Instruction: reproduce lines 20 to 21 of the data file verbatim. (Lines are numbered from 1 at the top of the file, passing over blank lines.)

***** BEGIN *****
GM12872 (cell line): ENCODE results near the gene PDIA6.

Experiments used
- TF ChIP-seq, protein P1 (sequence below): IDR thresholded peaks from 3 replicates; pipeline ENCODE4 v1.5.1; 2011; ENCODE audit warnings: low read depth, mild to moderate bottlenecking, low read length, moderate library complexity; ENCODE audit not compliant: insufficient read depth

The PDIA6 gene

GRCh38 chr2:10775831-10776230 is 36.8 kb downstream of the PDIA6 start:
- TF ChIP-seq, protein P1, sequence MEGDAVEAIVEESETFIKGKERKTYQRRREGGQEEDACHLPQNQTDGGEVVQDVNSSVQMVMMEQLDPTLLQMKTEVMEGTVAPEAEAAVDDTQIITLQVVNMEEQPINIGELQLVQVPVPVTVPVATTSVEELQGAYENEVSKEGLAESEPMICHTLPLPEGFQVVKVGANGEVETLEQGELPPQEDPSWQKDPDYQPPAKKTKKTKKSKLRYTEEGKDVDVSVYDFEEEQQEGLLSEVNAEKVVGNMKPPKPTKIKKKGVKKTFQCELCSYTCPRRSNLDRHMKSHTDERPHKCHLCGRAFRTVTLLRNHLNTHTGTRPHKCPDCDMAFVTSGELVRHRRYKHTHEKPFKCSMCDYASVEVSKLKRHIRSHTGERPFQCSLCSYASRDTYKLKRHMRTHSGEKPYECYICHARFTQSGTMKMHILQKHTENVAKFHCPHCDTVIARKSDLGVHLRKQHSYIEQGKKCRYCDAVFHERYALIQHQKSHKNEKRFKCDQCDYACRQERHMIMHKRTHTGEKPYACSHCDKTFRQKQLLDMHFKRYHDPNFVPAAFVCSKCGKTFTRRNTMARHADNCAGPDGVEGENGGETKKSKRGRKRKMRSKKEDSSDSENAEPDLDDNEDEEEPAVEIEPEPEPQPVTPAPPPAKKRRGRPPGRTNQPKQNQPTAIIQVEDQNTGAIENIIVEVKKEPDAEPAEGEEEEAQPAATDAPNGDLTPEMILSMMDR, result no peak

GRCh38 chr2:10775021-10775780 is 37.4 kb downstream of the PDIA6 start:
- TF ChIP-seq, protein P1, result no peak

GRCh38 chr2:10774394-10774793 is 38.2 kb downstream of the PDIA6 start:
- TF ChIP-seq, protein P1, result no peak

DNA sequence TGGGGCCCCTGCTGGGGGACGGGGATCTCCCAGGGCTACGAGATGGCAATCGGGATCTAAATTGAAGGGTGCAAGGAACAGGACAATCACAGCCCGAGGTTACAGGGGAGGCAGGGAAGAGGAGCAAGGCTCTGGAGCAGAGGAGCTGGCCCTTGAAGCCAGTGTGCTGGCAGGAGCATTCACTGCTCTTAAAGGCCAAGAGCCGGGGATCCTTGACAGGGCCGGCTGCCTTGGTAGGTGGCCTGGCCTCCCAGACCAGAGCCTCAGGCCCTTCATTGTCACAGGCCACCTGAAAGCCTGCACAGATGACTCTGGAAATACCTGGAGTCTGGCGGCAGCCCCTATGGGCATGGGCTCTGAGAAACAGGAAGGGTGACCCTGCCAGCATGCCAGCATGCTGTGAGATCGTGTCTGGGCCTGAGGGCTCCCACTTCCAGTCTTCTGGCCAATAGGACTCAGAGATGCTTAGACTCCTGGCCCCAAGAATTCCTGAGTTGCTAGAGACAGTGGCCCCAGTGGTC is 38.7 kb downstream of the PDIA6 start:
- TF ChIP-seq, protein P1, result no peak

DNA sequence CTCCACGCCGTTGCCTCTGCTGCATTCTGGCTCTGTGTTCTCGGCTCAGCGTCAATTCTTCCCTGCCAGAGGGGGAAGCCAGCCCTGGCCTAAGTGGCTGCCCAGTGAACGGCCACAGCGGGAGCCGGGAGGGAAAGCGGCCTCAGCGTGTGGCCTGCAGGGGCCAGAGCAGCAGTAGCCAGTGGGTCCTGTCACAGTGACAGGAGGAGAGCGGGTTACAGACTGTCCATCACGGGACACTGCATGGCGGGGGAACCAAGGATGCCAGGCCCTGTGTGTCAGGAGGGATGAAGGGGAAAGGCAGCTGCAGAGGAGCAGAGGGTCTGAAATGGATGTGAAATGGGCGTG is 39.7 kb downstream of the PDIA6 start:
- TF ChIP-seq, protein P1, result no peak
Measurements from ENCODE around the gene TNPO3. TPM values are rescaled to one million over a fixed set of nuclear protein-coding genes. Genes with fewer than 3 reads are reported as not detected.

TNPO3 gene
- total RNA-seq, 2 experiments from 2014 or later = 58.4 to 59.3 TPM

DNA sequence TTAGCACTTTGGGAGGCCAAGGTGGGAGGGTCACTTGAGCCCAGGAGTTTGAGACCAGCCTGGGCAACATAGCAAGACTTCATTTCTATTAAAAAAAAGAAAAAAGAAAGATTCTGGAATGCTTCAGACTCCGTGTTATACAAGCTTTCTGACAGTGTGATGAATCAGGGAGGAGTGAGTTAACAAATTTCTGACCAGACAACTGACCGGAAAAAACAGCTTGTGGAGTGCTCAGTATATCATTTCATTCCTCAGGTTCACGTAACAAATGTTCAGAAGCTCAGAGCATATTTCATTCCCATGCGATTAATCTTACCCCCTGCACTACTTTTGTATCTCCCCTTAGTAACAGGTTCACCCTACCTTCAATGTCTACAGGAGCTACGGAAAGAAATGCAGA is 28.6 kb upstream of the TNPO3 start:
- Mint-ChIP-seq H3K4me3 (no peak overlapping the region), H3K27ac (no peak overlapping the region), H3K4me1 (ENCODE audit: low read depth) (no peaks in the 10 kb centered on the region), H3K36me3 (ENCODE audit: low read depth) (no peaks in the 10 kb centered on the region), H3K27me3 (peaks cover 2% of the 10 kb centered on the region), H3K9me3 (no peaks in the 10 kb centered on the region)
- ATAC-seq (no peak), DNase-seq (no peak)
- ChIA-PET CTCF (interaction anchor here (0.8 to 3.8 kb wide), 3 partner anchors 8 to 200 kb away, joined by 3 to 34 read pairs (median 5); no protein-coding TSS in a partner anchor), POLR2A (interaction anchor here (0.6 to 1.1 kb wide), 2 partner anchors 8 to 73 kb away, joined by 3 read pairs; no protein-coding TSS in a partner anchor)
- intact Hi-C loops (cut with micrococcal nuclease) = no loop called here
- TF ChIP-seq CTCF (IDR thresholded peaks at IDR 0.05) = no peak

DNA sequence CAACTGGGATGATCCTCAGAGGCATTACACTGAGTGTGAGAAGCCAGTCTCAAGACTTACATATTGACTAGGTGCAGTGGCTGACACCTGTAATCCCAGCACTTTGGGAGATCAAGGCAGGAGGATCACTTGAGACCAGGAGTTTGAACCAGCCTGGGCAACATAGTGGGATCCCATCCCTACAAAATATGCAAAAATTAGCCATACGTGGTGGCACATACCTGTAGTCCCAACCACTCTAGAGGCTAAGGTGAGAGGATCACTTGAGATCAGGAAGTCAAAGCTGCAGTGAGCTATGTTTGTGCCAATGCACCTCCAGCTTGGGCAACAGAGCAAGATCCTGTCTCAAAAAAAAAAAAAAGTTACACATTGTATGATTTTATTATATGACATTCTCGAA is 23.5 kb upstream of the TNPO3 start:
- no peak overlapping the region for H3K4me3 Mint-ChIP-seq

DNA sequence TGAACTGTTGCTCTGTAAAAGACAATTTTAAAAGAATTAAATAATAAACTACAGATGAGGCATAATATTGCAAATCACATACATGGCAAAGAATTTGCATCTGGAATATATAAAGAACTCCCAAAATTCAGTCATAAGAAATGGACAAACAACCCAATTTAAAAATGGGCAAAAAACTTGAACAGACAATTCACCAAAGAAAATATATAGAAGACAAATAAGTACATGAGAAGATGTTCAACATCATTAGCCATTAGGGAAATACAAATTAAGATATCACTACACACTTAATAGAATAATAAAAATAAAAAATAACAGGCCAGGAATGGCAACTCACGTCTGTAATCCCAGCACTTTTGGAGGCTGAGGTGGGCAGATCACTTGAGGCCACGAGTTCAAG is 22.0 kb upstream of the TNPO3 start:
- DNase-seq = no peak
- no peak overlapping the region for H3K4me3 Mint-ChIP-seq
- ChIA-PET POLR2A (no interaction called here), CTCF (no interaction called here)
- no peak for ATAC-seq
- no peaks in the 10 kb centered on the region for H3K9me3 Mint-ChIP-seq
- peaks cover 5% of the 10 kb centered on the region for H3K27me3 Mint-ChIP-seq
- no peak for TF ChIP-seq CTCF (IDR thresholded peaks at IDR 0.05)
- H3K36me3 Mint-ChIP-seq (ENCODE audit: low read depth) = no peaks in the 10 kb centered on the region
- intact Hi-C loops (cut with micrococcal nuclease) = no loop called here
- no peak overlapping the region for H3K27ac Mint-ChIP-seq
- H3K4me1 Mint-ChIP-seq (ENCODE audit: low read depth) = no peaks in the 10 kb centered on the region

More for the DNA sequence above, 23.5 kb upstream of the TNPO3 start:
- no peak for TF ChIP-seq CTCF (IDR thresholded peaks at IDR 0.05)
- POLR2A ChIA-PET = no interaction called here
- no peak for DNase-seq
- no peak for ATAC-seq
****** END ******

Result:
- ATAC-seq (no peak), DNase-seq (no peak)
- ChIA-PET CTCF (interaction anchor here (0.8 to 3.8 kb wide), 3 partner anchors 8 to 200 kb away, joined by 3 to 34 read pairs (median 5); no protein-coding TSS in a partner anchor), POLR2A (interaction anchor here (0.6 to 1.1 kb wide), 2 partner anchors 8 to 73 kb away, joined by 3 read pairs; no protein-coding TSS in a partner anchor)